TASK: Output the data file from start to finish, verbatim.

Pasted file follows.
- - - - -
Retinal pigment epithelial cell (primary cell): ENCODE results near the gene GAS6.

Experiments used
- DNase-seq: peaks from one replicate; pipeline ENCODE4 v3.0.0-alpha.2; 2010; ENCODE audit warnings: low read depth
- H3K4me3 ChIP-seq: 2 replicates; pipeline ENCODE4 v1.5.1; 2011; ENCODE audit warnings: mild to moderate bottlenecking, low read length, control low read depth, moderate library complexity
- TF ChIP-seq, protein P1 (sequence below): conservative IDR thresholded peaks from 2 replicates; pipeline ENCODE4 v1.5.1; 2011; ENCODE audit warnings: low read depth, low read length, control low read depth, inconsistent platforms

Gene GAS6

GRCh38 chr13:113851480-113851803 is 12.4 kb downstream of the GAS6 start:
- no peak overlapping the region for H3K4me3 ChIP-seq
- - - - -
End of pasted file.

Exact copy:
Retinal pigment epithelial cell (primary cell): ENCODE results near the gene GAS6.

Experiments used
- DNase-seq: peaks from one replicate; pipeline ENCODE4 v3.0.0-alpha.2; 2010; ENCODE audit warnings: low read depth
- H3K4me3 ChIP-seq: 2 replicates; pipeline ENCODE4 v1.5.1; 2011; ENCODE audit warnings: mild to moderate bottlenecking, low read length, control low read depth, moderate library complexity
- TF ChIP-seq, protein P1 (sequence below): conservative IDR thresholded peaks from 2 replicates; pipeline ENCODE4 v1.5.1; 2011; ENCODE audit warnings: low read depth, low read length, control low read depth, inconsistent platforms

Gene GAS6

GRCh38 chr13:113851480-113851803 is 12.4 kb downstream of the GAS6 start:
- no peak overlapping the region for H3K4me3 ChIP-seq